Later today, the cable industry will reveal its plan for increasing parental control over kiddos’ viewing habits. The program will include public service announcements on over 100 cable channels, informing parents of channel blocking and locking technologies already available to them. (Recent reports have shown that many parents not only have no idea how to work technologies already in their homes – many didn’t even know they had them.)

Bozell is not impressed. Though the program has yet to be unveiled, he says the plan is “much ado about nothing.” Interesting, since he created the ado in the first place.

In USA Today.

The Nation on PBS (Soon to Be ‘RBS’)

Filed under by Amanda Toering — 04/27/2005 @ 9:27 am

It’s only a matter of time, The Nation’s Ari Berman says, until PBS changes its name to the Republican Broadcasting System.

Religion Professor Expunged Over SpongeBob

Filed under by Amanda Toering — 04/27/2005 @ 9:25 am

A religion professor at Hope College, a private liberal arts school in Michigan, has resigned amid controversy created when he criticized James Dobson for outing a certain cartoon character. (Hint: It was the absorbent guy who wears geometrical britches.)

After professor Miguel de la Torre published a column in the local paper ridiculing Dobson, the president of the college sent de la Torre a letter stating that the column had “irreparably damaged the reputation of Hope in our community.”

And here’s an excerpt from the column that so sullied the institution:

Yes folks, Dobson outed SpongeBob during an inaugural feast held last week for members of Congress. It appears that SpongeBob joined other so-called “gay lovers” like Winnie the Pooh, Kermit the Frog and Barney ton a new video asking children to take a “tolerance pledge” – a pledge to show dignity and respect for those who are different, whether it be different gender, race, ethnicity, faith and yes, orientation. Heaven forbid we teach our children to demonstrate agape (unconditional) love toward those who are different, when fear and ignorance are more useful tools for winning elections.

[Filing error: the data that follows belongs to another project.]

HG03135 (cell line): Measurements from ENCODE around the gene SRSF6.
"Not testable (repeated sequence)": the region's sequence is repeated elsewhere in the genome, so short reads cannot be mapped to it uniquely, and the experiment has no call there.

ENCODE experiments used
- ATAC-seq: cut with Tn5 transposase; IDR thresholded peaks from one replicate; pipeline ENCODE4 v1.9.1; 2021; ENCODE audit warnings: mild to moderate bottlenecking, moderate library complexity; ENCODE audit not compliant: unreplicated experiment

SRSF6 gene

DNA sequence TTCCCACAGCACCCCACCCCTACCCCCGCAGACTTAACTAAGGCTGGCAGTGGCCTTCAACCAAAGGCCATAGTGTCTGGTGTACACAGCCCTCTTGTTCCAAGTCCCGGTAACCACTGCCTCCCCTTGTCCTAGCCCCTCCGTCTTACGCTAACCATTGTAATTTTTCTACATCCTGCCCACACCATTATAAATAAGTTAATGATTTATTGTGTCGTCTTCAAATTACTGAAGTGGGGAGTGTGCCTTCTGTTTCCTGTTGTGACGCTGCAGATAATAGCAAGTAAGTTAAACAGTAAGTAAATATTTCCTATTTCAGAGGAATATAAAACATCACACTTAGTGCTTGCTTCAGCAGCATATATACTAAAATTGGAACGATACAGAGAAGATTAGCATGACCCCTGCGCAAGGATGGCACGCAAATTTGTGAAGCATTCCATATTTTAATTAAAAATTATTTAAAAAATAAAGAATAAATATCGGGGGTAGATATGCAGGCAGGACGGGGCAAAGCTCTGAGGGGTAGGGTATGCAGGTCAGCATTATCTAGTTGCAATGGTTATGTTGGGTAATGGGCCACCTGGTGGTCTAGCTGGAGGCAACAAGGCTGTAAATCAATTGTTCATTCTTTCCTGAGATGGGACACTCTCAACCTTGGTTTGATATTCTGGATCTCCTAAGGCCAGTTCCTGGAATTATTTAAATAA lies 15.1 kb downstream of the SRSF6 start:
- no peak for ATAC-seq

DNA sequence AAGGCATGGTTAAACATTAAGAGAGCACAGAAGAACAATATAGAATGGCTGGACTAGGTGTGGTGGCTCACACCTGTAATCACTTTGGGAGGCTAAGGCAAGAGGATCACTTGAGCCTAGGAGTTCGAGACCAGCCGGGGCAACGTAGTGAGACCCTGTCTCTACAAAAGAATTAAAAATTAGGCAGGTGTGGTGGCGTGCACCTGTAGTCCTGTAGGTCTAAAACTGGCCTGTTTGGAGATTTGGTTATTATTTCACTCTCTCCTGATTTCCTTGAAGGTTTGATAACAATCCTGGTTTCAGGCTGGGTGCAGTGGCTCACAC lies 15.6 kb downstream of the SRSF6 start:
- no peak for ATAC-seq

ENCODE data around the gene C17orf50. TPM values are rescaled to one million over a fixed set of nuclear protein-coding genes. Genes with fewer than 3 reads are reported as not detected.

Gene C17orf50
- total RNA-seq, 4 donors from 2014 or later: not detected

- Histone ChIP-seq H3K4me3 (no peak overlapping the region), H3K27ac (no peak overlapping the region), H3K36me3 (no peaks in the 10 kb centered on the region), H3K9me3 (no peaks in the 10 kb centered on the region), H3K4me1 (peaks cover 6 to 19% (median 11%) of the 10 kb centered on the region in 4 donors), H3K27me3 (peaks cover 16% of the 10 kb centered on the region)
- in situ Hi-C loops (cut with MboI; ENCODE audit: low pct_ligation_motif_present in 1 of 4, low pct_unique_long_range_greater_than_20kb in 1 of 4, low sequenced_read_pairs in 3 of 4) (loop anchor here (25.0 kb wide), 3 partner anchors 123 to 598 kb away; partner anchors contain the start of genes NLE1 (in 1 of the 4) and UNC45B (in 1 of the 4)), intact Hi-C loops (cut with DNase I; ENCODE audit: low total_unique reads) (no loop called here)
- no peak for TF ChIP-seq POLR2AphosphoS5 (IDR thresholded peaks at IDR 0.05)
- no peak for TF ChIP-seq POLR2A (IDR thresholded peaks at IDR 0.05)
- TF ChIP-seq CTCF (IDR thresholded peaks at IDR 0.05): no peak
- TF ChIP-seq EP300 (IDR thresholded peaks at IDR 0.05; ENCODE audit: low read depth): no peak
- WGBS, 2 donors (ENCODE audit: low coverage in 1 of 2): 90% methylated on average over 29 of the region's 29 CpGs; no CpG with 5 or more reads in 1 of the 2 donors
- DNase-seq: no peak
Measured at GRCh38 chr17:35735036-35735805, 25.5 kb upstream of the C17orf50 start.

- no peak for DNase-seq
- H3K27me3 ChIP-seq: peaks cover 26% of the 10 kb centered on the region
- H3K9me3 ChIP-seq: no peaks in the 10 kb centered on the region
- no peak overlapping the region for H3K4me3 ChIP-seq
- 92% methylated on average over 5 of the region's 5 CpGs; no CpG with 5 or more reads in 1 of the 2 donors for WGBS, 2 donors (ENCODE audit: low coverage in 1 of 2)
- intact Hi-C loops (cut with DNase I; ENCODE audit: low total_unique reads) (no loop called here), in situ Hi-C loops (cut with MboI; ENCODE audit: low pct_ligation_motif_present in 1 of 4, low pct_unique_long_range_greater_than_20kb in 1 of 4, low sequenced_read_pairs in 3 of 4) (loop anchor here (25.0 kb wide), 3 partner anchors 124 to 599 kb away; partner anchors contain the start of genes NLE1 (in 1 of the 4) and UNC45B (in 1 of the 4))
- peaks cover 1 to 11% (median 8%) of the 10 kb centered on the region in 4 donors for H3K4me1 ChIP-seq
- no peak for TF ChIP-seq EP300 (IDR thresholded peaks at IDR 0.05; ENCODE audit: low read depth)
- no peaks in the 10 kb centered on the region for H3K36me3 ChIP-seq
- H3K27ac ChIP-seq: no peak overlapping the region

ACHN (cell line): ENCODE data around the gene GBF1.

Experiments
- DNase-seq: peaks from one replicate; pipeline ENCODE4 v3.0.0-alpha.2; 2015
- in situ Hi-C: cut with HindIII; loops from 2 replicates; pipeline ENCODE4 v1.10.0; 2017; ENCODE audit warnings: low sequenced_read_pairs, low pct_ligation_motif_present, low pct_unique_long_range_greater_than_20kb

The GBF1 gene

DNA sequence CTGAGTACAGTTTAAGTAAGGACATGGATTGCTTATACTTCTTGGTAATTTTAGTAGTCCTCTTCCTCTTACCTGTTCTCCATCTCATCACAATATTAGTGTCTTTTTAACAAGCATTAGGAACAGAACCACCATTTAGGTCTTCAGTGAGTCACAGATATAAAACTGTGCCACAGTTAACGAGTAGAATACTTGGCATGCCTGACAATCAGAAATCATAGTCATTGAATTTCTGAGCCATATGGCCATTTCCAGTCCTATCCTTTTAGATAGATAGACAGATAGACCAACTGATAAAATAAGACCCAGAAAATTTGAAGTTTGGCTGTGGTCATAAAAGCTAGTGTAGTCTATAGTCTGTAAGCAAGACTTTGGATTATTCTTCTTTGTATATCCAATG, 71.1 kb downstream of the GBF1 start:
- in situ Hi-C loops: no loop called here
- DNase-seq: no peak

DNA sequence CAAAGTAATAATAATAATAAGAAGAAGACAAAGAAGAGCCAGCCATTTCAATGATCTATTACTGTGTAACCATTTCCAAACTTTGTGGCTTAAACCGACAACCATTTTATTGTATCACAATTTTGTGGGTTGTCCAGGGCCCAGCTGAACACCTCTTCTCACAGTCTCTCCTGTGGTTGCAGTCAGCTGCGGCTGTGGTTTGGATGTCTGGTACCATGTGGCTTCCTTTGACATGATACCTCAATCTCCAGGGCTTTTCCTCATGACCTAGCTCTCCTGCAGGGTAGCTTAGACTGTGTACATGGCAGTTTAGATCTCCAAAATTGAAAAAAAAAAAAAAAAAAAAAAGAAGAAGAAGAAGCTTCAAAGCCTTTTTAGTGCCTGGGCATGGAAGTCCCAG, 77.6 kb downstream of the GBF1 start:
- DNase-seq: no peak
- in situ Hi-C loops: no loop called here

Nevertheless, our fear of gays requires we smoke them out and persecute them even if it endangers the security of our nation.

More at The Grand Rapids Press.

Religion’s Renaissance

Filed under by Amanda Toering — 04/27/2005 @ 9:08 am

The Index on Censorship explores religion’s worldwide rebirth in public life:

Since the Enlightenment, the seemingly relentless march of secular modernism had squeezed religion out of public life and left it, if not dead, then hidden in the private realm. It did not seem too fantastical then to argue, as Nietzsche was doing, that God had ceased to be a reckoning force in the lives of most people.

Two centuries on, and it seems that rumours of the death of God were exaggerated. The recent furores over the broadcasting of Jerry Springer: the Opera and the cancellation of the play Behzti suggest that God, or more accurately religious belief, has made an unexpected return into the public sphere. This is not an exclusively British phenomenon as the murder last year of a Dutch film-maker for producing a film that was considered offensive to Islam vividly demonstrated.

Just as the re-emergence of religion has been pan-national there is a similarly global challenge to the Enlightenment values of rationalism, tolerance and freedom of expression. To try to explore possible strategies for responding to this challenge it is important to explore the origins and characteristics of this new religious revivalism.

Sarfaz Manzoor’s exploration is fascinating stuff: Thou Shalt Not Offend.